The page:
2 poems by Ricky Ray


How to Go On


Sometimes, when defeat

sits in your chest

sinking you past concern,


you have to lie down in a field,

look up at the sky,

and ask the blades of grass, the little Earthlings


who have been there all night,

who have lived there all their lives,

who are the field you are becoming,


to slip their slender green

fingers into your mind,

and show you:


To go on? It’s easy:

you open your mouth,

you take in little sips of light.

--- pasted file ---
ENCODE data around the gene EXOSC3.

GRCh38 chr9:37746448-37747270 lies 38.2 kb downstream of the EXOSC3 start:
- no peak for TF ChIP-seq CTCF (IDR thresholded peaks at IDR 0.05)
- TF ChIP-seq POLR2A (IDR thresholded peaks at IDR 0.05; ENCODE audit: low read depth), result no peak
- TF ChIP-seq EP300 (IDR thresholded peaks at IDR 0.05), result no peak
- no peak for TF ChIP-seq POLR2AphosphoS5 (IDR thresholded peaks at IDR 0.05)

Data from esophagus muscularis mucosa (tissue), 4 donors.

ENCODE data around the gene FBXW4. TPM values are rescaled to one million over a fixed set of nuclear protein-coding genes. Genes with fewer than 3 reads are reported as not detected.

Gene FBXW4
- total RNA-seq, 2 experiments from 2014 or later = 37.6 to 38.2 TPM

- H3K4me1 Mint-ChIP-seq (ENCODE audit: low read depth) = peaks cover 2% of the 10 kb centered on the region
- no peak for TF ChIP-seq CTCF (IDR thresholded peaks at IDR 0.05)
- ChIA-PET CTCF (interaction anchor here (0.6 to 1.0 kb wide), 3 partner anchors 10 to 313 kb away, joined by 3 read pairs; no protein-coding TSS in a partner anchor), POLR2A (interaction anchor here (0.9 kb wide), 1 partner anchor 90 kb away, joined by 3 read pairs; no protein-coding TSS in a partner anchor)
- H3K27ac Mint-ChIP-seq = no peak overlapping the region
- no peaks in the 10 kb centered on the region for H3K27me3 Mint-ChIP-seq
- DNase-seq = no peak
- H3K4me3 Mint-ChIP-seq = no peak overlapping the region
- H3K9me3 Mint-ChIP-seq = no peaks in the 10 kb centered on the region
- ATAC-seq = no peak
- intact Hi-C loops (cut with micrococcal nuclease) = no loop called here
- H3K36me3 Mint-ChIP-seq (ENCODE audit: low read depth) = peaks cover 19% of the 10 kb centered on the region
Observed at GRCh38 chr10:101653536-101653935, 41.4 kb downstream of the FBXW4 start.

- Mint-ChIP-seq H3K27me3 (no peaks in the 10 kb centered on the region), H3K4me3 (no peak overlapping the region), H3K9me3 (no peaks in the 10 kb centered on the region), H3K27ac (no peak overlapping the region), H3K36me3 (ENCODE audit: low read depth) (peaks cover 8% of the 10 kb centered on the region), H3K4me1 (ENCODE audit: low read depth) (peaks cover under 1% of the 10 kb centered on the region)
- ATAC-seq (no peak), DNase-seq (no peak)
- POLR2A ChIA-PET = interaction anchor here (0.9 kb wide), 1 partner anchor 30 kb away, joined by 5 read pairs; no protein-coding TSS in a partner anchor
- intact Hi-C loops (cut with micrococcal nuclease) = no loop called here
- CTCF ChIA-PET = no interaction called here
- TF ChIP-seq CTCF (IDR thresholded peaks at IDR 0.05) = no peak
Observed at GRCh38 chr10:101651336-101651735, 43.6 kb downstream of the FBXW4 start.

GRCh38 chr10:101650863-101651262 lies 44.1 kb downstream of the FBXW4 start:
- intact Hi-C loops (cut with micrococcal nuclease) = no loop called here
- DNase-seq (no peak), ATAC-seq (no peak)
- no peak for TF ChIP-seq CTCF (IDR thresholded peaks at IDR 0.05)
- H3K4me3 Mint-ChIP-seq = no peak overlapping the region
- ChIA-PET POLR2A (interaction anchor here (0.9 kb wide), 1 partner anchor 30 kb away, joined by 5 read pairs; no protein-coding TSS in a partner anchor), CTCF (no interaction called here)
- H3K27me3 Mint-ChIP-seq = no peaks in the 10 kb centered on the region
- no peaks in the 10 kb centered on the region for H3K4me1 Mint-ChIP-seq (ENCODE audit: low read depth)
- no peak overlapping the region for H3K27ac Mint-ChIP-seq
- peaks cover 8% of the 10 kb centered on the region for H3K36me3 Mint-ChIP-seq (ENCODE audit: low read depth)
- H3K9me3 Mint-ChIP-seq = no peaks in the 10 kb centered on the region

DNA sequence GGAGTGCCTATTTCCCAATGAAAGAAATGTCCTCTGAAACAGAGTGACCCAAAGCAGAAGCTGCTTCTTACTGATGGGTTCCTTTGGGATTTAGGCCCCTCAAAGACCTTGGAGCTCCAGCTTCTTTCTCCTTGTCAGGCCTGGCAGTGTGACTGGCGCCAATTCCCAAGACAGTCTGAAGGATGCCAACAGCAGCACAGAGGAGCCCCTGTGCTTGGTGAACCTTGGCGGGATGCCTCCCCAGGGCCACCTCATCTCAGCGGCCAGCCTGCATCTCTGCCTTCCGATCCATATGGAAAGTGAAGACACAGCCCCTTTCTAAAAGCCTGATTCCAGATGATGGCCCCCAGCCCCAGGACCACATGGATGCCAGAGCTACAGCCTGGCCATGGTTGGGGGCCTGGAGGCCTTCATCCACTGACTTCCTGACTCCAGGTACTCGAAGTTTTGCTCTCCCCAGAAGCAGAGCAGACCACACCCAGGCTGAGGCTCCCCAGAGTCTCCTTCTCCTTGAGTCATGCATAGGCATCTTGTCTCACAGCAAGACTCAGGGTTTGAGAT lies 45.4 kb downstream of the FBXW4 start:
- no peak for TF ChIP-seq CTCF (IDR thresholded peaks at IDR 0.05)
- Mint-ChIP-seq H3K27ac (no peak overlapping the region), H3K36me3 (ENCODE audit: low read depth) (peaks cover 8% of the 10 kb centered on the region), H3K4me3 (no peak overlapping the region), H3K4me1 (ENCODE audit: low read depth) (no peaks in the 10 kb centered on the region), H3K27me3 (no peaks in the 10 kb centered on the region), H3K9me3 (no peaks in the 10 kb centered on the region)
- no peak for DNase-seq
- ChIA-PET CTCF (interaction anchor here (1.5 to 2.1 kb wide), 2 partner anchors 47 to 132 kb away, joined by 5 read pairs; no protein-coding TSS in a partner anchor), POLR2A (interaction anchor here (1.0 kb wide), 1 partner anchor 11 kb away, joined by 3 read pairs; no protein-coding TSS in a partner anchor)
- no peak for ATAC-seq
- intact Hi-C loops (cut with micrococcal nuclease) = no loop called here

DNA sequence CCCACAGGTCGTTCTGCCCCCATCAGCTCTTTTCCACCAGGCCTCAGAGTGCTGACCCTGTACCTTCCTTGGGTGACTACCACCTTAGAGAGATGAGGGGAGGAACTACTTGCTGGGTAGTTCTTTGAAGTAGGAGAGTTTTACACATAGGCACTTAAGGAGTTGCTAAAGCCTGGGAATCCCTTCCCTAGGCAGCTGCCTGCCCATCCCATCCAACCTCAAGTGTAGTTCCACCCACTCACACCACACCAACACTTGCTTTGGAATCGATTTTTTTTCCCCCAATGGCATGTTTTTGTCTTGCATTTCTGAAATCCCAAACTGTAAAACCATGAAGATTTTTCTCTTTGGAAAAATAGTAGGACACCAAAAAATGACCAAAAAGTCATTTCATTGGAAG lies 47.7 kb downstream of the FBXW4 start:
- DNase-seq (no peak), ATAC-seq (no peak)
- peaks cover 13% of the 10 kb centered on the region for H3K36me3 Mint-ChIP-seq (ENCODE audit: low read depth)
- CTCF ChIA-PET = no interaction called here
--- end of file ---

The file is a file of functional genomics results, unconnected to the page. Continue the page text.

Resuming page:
Low


Unable to do much of anything,

I ask for help and it doesn’t come.


It comes but I’m too blinded

by self-pity to recognize it:


the will to breathe: a breath the wind

blows into my lungs to keep me going.


It wasn’t that I was dying—

I was—but that the day seemed


hardly worth responding to, a lover

I couldn’t muster the will to meet in bed.


I knew this a deficiency in me,

but that only turned the static up.


________


Ricky Ray is a disabled poet, critic, essayist and the founding editor of Rascal. His books include Fealty (Diode Editions, 2019), Quiet, Grit, Glory (Broken Sleep Books, 2020), and The Sound of the Earth Singing to Herself (Fly on the Wall Press, 2020). Visit rickyray.co and rascaljournal.com for more.